Either way, Obama is unlikely to get his way. The committee would be hard pressed to undertake a wholesale restructuring of the tax code by its late November deadline. And the president's own proposals have little chance of making their way out of Congress intact.
But with Bush-era tax cuts set to expire at the end of 2012 and with deep defense cuts scheduled to take effect in 2013 if the joint committee fails to act, Obama set down clear lines for next year's elections. And by threatening to veto Medicare benefit cuts that aren't paired with tax increases, he raised the pressure on the committee to include revenues in its plan.
"I will not support any plan that puts all the burden for closing our deficit on ordinary Americans," he said.
The plan represents Obama's opening bid in the debate. Administration officials say he is not taking other deficit reduction measures, including a gradual increase in the eligibility age for Medicare from 65 to 67, off the table. In deficit reduction negotiations in July with Boehner that centered on raising the nation's borrowing capacity, Obama had agreed to such an age increase. But other Democrats objected loudly and said it would neutralize their criticism of a Republican plan to overhaul Medicare.
The core of the president's plan totals just over $2 trillion in deficit reduction over 10 years. It would let Bush-era tax cuts for upper income earners expire, limit tax deductions for wealthier filers and close loopholes and end some corporate tax breaks. It also would trim mandatory programs, including Medicare. And it would target subsidies for farmers and retirement benefits for federal employees.
Officials cast Obama's plan as his vision for deficit reduction, and distinguished it from the negotiations he had with Boehner in July as Obama sought to avoid a government default. Those talks failed, but resulted in an agreement to trim $1 trillion from government programs.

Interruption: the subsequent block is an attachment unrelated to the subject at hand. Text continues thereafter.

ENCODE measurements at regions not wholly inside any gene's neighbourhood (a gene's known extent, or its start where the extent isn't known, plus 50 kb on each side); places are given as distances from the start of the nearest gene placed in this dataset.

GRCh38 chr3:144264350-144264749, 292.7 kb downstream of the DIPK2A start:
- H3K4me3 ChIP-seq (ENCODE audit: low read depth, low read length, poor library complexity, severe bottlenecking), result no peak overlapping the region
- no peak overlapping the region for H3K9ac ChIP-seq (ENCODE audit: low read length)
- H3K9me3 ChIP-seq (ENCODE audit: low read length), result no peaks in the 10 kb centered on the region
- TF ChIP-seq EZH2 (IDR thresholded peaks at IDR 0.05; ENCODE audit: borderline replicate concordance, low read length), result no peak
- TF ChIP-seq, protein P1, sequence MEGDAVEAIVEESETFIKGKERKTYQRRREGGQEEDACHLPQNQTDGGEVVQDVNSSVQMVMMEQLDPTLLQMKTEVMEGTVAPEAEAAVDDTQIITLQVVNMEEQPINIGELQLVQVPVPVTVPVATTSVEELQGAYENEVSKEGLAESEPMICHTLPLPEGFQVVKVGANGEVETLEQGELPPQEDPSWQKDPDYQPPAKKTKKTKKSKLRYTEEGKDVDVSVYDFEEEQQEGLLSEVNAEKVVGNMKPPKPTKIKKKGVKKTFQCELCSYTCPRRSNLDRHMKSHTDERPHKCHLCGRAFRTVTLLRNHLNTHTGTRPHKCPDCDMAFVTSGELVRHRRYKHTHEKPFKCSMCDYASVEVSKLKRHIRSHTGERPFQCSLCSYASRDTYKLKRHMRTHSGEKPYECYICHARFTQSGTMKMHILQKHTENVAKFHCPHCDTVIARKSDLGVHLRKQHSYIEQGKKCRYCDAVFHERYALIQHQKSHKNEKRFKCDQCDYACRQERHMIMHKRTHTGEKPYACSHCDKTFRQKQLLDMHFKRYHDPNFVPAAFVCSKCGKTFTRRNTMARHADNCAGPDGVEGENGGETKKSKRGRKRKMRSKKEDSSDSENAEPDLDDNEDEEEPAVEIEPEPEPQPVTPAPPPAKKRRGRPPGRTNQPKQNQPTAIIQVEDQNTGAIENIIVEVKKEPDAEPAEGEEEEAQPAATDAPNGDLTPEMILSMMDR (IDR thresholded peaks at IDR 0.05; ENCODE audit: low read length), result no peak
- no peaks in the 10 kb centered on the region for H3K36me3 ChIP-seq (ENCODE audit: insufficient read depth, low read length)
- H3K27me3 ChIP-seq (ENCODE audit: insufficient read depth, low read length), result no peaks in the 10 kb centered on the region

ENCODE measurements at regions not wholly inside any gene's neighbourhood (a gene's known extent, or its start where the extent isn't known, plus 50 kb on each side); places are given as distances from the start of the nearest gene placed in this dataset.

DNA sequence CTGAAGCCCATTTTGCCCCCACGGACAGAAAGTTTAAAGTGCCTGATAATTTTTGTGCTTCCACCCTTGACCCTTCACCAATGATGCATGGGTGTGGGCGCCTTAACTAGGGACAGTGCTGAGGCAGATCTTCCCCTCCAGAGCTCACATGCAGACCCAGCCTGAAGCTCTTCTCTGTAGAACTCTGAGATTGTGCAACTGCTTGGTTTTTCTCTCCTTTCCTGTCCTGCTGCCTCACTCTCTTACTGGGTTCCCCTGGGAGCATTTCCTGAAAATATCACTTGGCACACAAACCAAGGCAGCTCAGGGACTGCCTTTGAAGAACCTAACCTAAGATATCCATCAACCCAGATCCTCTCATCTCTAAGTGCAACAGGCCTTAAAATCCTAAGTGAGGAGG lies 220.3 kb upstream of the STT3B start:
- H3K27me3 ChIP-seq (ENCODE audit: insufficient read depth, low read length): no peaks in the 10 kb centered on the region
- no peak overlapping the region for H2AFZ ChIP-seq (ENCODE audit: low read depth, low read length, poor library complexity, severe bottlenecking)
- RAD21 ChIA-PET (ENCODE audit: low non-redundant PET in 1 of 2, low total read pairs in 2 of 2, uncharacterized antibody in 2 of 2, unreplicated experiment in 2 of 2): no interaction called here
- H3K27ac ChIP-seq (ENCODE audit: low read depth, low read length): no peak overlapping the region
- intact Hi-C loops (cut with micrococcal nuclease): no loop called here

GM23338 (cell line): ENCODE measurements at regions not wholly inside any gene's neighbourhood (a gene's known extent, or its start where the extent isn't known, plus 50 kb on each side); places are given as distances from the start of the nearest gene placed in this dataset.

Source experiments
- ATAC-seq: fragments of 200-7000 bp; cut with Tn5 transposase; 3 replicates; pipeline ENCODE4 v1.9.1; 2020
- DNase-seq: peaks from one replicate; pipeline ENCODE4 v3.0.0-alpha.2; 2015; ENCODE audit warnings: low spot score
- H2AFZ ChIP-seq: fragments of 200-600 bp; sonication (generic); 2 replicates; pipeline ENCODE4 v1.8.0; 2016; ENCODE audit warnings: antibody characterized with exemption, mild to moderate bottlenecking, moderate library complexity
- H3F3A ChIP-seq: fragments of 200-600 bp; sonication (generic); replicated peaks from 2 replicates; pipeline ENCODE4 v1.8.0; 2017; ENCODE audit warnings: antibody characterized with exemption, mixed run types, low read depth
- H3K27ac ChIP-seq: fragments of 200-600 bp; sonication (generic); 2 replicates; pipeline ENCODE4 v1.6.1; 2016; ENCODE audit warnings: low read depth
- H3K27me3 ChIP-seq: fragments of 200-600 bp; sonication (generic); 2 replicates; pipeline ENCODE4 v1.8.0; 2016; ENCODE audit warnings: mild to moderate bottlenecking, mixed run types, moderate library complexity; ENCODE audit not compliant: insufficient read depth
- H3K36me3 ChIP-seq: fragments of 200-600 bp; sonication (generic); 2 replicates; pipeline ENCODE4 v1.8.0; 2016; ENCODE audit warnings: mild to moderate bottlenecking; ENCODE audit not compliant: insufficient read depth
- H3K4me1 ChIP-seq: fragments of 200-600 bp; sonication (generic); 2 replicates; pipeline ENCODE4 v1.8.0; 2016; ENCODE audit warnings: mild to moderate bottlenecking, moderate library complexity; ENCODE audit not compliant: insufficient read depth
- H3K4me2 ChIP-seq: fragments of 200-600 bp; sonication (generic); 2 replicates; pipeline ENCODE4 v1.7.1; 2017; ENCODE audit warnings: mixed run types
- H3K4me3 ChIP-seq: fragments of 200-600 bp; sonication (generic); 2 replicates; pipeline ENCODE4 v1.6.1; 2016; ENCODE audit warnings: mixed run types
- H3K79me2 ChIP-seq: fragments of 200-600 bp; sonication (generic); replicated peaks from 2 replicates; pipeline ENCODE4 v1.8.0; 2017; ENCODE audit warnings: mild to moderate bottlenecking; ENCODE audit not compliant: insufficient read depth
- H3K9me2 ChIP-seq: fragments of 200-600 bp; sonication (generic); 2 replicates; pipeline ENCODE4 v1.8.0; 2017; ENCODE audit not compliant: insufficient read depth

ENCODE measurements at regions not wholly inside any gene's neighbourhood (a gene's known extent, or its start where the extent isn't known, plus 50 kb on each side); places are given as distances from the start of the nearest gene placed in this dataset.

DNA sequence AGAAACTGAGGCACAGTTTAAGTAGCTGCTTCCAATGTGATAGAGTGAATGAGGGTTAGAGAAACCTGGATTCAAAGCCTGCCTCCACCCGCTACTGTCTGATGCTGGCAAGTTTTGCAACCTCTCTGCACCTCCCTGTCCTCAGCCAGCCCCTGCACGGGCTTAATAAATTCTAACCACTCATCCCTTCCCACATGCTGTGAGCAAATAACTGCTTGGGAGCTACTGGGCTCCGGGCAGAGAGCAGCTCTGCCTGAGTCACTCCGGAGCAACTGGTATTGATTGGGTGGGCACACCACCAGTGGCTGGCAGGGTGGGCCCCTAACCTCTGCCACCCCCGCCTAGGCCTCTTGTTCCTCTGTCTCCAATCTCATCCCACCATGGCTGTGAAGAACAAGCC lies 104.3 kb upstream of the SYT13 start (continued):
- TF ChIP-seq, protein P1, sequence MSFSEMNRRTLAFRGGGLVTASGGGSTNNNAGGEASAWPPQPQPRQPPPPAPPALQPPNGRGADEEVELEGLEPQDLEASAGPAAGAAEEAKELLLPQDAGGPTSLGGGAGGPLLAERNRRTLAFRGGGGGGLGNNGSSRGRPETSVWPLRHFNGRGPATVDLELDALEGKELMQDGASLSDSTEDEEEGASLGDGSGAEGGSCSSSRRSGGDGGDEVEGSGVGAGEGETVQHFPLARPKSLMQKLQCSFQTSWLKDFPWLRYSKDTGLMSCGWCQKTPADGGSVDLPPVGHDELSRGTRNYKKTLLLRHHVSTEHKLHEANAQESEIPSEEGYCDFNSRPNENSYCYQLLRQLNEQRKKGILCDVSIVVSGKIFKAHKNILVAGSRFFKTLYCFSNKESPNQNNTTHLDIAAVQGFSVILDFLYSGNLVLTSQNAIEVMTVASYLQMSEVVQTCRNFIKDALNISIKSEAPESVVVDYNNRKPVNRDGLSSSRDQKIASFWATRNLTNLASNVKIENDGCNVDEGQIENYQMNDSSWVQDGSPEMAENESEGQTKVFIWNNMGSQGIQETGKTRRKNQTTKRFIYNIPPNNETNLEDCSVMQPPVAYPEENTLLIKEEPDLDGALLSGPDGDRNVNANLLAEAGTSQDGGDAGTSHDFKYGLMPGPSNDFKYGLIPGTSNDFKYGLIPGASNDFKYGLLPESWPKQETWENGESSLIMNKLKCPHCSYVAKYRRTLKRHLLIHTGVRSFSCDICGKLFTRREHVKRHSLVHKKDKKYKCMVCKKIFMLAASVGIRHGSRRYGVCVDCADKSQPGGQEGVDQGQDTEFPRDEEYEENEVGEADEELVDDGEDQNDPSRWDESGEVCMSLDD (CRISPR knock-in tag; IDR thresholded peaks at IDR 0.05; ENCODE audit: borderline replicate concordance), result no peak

Democrats, who had warily watched as Obama negotiated with Boehner, cheered the president's tough talk on Monday.
"The president put down a marker today, and he did it in terms more forceful than we have seen from him before," said Sen. Chuck Schumer of New York.
Illustrating Obama's populist pitch on taxes, he also suggested that Congress establish a minimum tax on taxpayers making $1 million or more in income. The measure — the White House calls it the "Buffett Rule" for billionaire investor Warren Buffett — is designed to prevent millionaires from taking advantage of lower tax rates on investment earnings than what middle-income taxpayers pay on their wages.
On average, however, the wealthiest people in America pay a lot more in taxes than the middle class or the poor, according to the non-partisan Tax Policy Center. This year, households making more than $1 million will pay, on average, 29.1 percent of their income in federal taxes. A household making between $50,000 and $75,000 will pay 15 percent of its income in federal taxes, which includes income taxes and Social Security payroll taxes.
Associated Press writers Stephen Ohlemacher, Ricardo Alonso-Zaldivar, Sam Hananel, and Andrew Taylor in Washington, and Daniel Sewell in Cincinnati contributed to this report.
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